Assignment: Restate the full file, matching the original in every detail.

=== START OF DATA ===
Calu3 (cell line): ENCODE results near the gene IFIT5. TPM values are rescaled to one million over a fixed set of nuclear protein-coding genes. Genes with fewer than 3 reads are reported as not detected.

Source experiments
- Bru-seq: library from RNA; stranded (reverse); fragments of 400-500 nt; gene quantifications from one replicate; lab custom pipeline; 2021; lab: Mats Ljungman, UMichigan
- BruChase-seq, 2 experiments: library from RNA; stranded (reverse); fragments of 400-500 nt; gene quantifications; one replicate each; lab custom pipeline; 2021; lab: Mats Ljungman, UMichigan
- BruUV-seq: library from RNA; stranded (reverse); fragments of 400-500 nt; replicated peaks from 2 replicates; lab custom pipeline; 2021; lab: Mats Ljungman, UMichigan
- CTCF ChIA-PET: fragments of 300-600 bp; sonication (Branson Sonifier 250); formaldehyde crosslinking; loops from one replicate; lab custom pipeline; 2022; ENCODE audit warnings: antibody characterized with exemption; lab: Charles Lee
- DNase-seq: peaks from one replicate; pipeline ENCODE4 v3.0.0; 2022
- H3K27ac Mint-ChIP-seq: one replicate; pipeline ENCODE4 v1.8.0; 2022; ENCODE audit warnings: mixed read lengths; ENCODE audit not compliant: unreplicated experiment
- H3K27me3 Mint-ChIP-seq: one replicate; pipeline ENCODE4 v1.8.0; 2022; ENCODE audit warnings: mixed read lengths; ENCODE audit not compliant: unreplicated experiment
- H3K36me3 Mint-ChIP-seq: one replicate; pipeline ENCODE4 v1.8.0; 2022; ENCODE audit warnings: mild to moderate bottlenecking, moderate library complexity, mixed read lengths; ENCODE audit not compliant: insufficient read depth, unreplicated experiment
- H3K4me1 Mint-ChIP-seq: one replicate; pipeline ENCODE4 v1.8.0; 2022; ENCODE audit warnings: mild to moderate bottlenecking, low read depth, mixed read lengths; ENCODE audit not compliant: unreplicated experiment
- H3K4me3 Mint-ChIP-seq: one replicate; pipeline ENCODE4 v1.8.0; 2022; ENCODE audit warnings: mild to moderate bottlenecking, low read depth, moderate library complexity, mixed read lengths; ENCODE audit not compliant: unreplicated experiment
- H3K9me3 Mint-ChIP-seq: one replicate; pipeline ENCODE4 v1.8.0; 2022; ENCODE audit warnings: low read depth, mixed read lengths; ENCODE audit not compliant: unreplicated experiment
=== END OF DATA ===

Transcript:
Calu3 (cell line): ENCODE results near the gene IFIT5. TPM values are rescaled to one million over a fixed set of nuclear protein-coding genes. Genes with fewer than 3 reads are reported as not detected.

Source experiments
- Bru-seq: library from RNA; stranded (reverse); fragments of 400-500 nt; gene quantifications from one replicate; lab custom pipeline; 2021; lab: Mats Ljungman, UMichigan
- BruChase-seq, 2 experiments: library from RNA; stranded (reverse); fragments of 400-500 nt; gene quantifications; one replicate each; lab custom pipeline; 2021; lab: Mats Ljungman, UMichigan
- BruUV-seq: library from RNA; stranded (reverse); fragments of 400-500 nt; replicated peaks from 2 replicates; lab custom pipeline; 2021; lab: Mats Ljungman, UMichigan
- CTCF ChIA-PET: fragments of 300-600 bp; sonication (Branson Sonifier 250); formaldehyde crosslinking; loops from one replicate; lab custom pipeline; 2022; ENCODE audit warnings: antibody characterized with exemption; lab: Charles Lee
- DNase-seq: peaks from one replicate; pipeline ENCODE4 v3.0.0; 2022
- H3K27ac Mint-ChIP-seq: one replicate; pipeline ENCODE4 v1.8.0; 2022; ENCODE audit warnings: mixed read lengths; ENCODE audit not compliant: unreplicated experiment
- H3K27me3 Mint-ChIP-seq: one replicate; pipeline ENCODE4 v1.8.0; 2022; ENCODE audit warnings: mixed read lengths; ENCODE audit not compliant: unreplicated experiment
- H3K36me3 Mint-ChIP-seq: one replicate; pipeline ENCODE4 v1.8.0; 2022; ENCODE audit warnings: mild to moderate bottlenecking, moderate library complexity, mixed read lengths; ENCODE audit not compliant: insufficient read depth, unreplicated experiment
- H3K4me1 Mint-ChIP-seq: one replicate; pipeline ENCODE4 v1.8.0; 2022; ENCODE audit warnings: mild to moderate bottlenecking, low read depth, mixed read lengths; ENCODE audit not compliant: unreplicated experiment
- H3K4me3 Mint-ChIP-seq: one replicate; pipeline ENCODE4 v1.8.0; 2022; ENCODE audit warnings: mild to moderate bottlenecking, low read depth, moderate library complexity, mixed read lengths; ENCODE audit not compliant: unreplicated experiment
- H3K9me3 Mint-ChIP-seq: one replicate; pipeline ENCODE4 v1.8.0; 2022; ENCODE audit warnings: low read depth, mixed read lengths; ENCODE audit not compliant: unreplicated experiment